News | July 7, 2022

Mayo Clinic Receives First-Of-Its-Kind Accreditation For Diagnosis Of Primary Ciliary dyskinesia

Mayo Clinic's Department of Laboratory Medicine and Pathology, the academic testing arm for Mayo Clinic Laboratories, has been accredited as a diagnostic site by the PCD Foundation. Mayo Clinic is the first and only center of excellence to receive PCD Foundation accreditation for the diagnosis of primary ciliary dyskinesia, a rare and debilitating lung disease.

"This recognition of our laboratory services by the PCD Foundation is a clear reflection of our shared commitment to serve the needs of these patients and their families," says Joseph Maleszewski, M.D., a Mayo Clinic anatomic pathologist.

Mayo Clinic performs electron microscopy testing. Thoracic pathologists provide expert ultrastructure interpretation, an especially complex reading of the results due to the nature of the disease and the way the symptoms present. Through continued research to improve diagnosis and patient care, Mayo Clinic is evaluating additional tests to diagnose primary ciliary dyskinesia (PCD).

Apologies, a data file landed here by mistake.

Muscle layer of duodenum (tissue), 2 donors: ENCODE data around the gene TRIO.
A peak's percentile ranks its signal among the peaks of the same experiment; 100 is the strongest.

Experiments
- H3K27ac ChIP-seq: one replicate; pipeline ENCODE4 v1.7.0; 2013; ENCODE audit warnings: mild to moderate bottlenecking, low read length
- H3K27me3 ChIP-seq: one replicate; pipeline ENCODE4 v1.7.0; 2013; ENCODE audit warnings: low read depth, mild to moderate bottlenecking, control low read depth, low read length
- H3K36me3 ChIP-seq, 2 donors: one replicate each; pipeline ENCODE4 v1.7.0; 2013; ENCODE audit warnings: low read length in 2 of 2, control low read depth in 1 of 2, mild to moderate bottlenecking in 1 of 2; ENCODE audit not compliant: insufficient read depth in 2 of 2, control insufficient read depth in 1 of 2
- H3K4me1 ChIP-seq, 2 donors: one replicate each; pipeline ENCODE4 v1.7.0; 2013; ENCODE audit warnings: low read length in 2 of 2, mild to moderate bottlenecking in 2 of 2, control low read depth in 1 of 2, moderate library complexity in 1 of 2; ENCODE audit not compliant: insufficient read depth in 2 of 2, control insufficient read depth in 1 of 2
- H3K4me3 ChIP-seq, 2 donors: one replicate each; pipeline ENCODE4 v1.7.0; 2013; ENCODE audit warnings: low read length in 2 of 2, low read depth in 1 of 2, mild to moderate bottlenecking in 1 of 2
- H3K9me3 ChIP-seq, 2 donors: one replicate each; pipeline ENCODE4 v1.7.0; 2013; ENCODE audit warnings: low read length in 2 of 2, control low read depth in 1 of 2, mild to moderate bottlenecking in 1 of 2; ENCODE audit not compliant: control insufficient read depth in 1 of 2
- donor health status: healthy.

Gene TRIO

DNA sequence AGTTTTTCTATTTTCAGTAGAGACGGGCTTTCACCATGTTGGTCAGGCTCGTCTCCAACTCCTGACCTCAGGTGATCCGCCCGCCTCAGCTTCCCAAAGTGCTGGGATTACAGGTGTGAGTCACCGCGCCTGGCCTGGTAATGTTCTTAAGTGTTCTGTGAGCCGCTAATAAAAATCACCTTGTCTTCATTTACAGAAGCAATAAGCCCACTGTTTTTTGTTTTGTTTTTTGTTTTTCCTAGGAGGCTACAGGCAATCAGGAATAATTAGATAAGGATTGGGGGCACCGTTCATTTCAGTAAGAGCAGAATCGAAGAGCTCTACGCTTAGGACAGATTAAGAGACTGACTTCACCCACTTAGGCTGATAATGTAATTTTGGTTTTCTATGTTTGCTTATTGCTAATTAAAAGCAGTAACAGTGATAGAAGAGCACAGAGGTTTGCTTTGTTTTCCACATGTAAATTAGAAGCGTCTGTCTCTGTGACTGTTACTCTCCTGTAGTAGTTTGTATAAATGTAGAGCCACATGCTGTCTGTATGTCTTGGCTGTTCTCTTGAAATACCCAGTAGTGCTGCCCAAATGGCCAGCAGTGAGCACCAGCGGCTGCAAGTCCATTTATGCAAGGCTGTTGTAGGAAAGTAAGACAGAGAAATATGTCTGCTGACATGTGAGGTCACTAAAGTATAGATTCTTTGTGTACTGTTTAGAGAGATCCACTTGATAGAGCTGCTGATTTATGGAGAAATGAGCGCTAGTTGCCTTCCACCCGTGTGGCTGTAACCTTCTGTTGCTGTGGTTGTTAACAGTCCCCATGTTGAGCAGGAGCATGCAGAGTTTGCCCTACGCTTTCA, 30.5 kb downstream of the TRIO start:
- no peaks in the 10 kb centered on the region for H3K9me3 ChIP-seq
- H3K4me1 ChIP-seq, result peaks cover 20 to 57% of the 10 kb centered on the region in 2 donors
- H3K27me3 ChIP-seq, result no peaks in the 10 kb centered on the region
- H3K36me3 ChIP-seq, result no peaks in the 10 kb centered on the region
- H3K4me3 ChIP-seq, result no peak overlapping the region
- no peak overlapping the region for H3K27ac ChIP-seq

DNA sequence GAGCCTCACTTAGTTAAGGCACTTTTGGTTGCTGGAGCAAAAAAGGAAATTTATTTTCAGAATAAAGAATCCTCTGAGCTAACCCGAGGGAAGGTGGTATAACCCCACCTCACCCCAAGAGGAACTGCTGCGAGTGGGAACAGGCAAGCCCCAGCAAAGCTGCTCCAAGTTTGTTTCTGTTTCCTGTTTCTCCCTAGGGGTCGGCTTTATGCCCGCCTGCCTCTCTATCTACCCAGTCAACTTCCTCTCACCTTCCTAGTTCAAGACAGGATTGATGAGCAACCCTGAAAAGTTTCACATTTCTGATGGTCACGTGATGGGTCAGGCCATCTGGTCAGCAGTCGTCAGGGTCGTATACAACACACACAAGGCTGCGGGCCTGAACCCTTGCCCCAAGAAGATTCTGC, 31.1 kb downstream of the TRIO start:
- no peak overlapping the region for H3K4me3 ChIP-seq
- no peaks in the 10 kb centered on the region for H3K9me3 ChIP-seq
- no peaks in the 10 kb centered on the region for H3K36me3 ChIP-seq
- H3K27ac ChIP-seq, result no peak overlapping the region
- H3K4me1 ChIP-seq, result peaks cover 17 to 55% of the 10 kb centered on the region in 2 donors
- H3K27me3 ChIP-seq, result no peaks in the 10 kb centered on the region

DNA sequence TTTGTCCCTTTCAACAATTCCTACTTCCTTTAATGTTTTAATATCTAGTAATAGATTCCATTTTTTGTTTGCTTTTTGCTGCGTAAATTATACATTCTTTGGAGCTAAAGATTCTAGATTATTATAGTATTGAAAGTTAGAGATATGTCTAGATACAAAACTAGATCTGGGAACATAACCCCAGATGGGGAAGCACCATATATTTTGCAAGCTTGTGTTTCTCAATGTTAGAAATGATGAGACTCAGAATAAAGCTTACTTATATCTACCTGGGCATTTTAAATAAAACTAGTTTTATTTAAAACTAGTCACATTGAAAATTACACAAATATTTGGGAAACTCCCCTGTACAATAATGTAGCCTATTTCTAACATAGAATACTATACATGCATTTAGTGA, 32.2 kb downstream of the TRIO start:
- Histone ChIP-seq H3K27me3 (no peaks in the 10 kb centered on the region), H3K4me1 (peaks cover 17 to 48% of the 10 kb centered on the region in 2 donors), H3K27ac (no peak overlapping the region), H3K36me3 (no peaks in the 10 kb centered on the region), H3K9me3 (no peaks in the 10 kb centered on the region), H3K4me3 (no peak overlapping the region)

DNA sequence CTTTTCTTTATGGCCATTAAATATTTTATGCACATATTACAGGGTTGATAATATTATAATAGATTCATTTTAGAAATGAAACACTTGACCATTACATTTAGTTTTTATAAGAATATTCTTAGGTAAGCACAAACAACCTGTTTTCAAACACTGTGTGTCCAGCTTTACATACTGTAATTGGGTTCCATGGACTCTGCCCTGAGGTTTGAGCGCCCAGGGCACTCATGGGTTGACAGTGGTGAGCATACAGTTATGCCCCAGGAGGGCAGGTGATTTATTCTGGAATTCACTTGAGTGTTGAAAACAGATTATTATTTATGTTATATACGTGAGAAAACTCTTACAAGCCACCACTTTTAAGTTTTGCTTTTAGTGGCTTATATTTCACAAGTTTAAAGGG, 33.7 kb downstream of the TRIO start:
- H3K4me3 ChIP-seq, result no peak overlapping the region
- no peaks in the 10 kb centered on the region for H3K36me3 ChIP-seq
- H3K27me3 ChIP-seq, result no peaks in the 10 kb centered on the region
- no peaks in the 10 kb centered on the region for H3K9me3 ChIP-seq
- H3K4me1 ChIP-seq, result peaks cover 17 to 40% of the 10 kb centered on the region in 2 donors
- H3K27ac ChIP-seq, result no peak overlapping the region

While primary ciliary dyskinesia is a rare disease, Mayo Clinic pathologists are experienced in diagnosing this disease, given the number of cases they receive annually through Mayo Clinic Laboratories, the reference laboratory of Mayo Clinic. The department receives specimens from around the world, helping health care professionals receive diagnostic answers that can be translated into clinical care.

"Access to high-quality diagnostic and treatment for all individuals with primary ciliary dyskinesia is a primary goal of the foundation," says Michele Manion, executive director of the PCD Foundation. "Mayo Clinic pathologists have provided high-quality, reliable ciliary biopsy services to the PCD community for many years, and we are delighted to formalize this relationship by accrediting them as our first diagnostic site, which will work closely with our growing network of over 40 clinical sites.”

Once accredited, testing sites must maintain a high-level of quality and lend their expertise to ongoing quality-improvement efforts to better support diagnosis of primary ciliary dyskinesia.

Source: Mayo Clinic Laboratories